In 2020, the government made €20.4 million available to the Indian community in the Netherlands. The purpose of this “extra impetus” is to “make visible the appreciation of Indian identity and Indian heritage”. “But where is the recognition from the Netherlands for Indonesian people? Then I’m not talking about apologies, but about compensations,” says Pondaag.
More recognition for the Indian community in the Netherlands
Nevertheless, the Indian community in the Netherlands also deserves recognition, says photographer Ello. He published the book in 2017 Doubt indo to make the Indo-European Dutch aware of their history. Since 2004 he has been photographing Indian people of all ages and generations. Like Van Maanen, he has both Indonesian and Indonesian relatives.
“Especially the first generation of Indonesians who came to the Netherlands want recognition from the Netherlands. They suffered during the Japanese occupation of the Dutch East Indies and the Indonesian struggle for independence when they served for the Netherlands,” he says. “When they came to the Netherlands, Indonesians were not welcomed by the Dutch either.”
With Holland’s recognition, the Indian people can process their trauma and grief from the past, he believes. “Without Holland’s recognition, Indian people keep going back to colonial times to indicate that it really happened. With that, they’re looking for confirmation of their right to exist. You can see that now with the Indian rice table,” he says.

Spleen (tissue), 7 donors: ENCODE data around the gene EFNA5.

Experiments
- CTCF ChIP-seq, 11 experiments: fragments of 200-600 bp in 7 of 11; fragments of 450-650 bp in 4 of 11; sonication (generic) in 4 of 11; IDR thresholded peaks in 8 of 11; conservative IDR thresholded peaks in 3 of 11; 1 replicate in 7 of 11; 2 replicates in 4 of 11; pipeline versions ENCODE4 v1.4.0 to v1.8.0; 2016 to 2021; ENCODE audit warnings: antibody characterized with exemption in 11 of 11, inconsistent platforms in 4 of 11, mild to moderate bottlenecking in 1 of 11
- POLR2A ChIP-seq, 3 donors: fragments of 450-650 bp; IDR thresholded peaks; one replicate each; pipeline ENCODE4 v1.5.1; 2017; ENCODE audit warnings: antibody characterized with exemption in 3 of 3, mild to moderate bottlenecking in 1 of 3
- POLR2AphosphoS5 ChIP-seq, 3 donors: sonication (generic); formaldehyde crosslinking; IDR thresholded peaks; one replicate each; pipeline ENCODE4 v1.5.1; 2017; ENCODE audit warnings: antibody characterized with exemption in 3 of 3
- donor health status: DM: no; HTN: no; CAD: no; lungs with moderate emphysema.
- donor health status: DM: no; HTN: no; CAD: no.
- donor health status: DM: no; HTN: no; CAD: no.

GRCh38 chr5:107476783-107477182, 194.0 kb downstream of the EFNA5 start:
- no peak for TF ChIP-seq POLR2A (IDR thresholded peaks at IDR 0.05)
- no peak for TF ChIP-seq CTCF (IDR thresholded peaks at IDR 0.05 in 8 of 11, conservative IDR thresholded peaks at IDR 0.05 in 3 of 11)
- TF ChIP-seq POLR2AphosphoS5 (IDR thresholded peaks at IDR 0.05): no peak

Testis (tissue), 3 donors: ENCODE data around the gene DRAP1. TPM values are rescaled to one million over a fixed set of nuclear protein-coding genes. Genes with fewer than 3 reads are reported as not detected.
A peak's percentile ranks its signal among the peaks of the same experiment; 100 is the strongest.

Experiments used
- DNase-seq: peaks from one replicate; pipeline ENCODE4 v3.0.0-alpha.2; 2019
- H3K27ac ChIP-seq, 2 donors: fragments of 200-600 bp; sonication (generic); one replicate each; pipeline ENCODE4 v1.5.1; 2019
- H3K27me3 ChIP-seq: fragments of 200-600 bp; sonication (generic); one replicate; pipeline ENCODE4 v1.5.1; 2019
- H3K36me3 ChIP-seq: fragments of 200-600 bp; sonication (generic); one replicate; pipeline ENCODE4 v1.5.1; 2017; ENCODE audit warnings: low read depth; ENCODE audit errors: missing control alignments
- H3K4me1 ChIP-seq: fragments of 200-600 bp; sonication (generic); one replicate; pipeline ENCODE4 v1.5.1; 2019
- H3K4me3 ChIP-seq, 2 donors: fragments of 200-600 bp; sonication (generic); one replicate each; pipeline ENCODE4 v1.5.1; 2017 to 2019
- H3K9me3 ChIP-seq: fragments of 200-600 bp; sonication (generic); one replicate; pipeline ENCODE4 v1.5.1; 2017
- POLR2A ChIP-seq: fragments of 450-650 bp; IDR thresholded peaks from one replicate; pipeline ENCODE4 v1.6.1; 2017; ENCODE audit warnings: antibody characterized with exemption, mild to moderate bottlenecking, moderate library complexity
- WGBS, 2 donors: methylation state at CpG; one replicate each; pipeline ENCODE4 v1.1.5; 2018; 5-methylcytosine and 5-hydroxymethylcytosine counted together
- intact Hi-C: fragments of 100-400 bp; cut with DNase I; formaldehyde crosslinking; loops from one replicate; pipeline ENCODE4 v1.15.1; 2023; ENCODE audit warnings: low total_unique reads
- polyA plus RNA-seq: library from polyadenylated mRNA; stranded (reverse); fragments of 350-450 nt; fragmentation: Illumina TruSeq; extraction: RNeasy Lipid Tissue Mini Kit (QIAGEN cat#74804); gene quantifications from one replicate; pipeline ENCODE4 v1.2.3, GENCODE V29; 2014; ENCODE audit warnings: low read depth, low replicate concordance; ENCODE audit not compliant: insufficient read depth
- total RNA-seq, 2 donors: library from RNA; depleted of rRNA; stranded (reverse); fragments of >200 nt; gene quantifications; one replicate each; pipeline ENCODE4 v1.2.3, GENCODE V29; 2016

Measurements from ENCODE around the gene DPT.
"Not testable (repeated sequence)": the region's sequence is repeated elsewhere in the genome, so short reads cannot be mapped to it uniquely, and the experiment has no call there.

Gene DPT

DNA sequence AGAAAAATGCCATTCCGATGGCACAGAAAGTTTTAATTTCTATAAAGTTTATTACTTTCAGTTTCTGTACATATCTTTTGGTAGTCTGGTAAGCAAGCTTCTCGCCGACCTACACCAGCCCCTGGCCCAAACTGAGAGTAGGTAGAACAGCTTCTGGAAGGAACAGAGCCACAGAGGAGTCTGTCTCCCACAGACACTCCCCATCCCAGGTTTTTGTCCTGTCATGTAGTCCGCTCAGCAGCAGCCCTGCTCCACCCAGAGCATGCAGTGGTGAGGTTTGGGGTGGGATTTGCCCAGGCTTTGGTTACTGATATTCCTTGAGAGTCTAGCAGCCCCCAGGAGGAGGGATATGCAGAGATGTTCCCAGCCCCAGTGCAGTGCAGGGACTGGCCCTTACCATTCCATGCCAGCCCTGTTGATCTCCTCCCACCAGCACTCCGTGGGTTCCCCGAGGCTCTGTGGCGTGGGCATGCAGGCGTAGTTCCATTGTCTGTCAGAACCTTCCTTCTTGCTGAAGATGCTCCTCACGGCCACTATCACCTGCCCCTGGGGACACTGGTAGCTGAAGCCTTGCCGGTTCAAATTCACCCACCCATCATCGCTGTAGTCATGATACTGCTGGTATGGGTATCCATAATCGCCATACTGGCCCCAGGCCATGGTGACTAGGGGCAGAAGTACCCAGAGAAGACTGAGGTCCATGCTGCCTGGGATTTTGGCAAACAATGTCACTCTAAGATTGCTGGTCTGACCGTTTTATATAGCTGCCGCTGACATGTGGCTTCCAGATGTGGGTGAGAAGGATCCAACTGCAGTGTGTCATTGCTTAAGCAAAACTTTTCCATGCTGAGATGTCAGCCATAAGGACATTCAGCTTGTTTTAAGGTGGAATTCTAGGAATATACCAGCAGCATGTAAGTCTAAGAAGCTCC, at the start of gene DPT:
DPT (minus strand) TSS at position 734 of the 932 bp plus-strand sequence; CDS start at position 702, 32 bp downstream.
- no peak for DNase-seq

“Indonesian food is linked to my identity. Every family has its own way of preparing the rice table. My Indonesian family also eats it sometimes.” Therefore, he understands why some Dutch Indonesians have difficulty with the cultural claim. Furthermore, more Indonesians suffered during the colonial period than Indians, he says.
But it is also understandable that the Indonesian rice table is now claimed by the Netherlands as intangible heritage, says Noor Fatia Lastika. “People want to understand and justify their place in history. This is very normal,” says the history teacher. “But if you want to understand history as a whole, you have to realize that the original cultures also play a role in it. Therefore, you cannot really say that the rice table belongs only to Indian society. It is a shared history. .”